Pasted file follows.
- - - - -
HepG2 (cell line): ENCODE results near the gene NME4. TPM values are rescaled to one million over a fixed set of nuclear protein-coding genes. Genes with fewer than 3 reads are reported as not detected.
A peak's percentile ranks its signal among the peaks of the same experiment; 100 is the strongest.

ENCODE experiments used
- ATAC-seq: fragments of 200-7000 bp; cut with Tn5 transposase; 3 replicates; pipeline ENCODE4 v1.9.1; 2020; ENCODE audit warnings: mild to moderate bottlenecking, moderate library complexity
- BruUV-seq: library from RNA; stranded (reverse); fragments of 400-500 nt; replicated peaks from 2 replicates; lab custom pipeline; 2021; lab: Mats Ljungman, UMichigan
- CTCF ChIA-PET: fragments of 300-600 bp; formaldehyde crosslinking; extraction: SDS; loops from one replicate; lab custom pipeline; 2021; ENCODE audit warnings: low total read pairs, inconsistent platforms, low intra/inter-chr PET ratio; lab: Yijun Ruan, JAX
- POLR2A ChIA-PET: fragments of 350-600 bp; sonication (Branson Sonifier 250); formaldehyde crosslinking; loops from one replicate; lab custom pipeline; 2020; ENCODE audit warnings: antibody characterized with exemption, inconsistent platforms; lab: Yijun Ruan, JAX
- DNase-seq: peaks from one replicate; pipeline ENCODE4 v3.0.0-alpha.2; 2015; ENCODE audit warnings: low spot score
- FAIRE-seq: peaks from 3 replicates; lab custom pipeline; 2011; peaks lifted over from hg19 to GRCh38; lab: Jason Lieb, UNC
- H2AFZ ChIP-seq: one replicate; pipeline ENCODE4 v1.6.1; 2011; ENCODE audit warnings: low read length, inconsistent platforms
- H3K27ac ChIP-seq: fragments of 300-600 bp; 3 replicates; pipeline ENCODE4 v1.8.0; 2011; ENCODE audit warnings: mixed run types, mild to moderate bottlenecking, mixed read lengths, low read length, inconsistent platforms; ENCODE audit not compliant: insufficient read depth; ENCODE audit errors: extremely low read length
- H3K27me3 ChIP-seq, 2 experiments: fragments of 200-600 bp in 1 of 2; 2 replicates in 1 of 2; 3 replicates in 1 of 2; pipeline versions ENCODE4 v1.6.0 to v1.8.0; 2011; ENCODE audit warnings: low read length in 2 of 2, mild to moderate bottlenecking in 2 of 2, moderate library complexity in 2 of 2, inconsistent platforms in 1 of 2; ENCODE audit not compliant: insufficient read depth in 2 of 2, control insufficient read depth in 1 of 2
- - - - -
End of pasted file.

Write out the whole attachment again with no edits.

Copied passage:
HepG2 (cell line): ENCODE results near the gene NME4. TPM values are rescaled to one million over a fixed set of nuclear protein-coding genes. Genes with fewer than 3 reads are reported as not detected.
A peak's percentile ranks its signal among the peaks of the same experiment; 100 is the strongest.

ENCODE experiments used
- ATAC-seq: fragments of 200-7000 bp; cut with Tn5 transposase; 3 replicates; pipeline ENCODE4 v1.9.1; 2020; ENCODE audit warnings: mild to moderate bottlenecking, moderate library complexity
- BruUV-seq: library from RNA; stranded (reverse); fragments of 400-500 nt; replicated peaks from 2 replicates; lab custom pipeline; 2021; lab: Mats Ljungman, UMichigan
- CTCF ChIA-PET: fragments of 300-600 bp; formaldehyde crosslinking; extraction: SDS; loops from one replicate; lab custom pipeline; 2021; ENCODE audit warnings: low total read pairs, inconsistent platforms, low intra/inter-chr PET ratio; lab: Yijun Ruan, JAX
- POLR2A ChIA-PET: fragments of 350-600 bp; sonication (Branson Sonifier 250); formaldehyde crosslinking; loops from one replicate; lab custom pipeline; 2020; ENCODE audit warnings: antibody characterized with exemption, inconsistent platforms; lab: Yijun Ruan, JAX
- DNase-seq: peaks from one replicate; pipeline ENCODE4 v3.0.0-alpha.2; 2015; ENCODE audit warnings: low spot score
- FAIRE-seq: peaks from 3 replicates; lab custom pipeline; 2011; peaks lifted over from hg19 to GRCh38; lab: Jason Lieb, UNC
- H2AFZ ChIP-seq: one replicate; pipeline ENCODE4 v1.6.1; 2011; ENCODE audit warnings: low read length, inconsistent platforms
- H3K27ac ChIP-seq: fragments of 300-600 bp; 3 replicates; pipeline ENCODE4 v1.8.0; 2011; ENCODE audit warnings: mixed run types, mild to moderate bottlenecking, mixed read lengths, low read length, inconsistent platforms; ENCODE audit not compliant: insufficient read depth; ENCODE audit errors: extremely low read length
- H3K27me3 ChIP-seq, 2 experiments: fragments of 200-600 bp in 1 of 2; 2 replicates in 1 of 2; 3 replicates in 1 of 2; pipeline versions ENCODE4 v1.6.0 to v1.8.0; 2011; ENCODE audit warnings: low read length in 2 of 2, mild to moderate bottlenecking in 2 of 2, moderate library complexity in 2 of 2, inconsistent platforms in 1 of 2; ENCODE audit not compliant: insufficient read depth in 2 of 2, control insufficient read depth in 1 of 2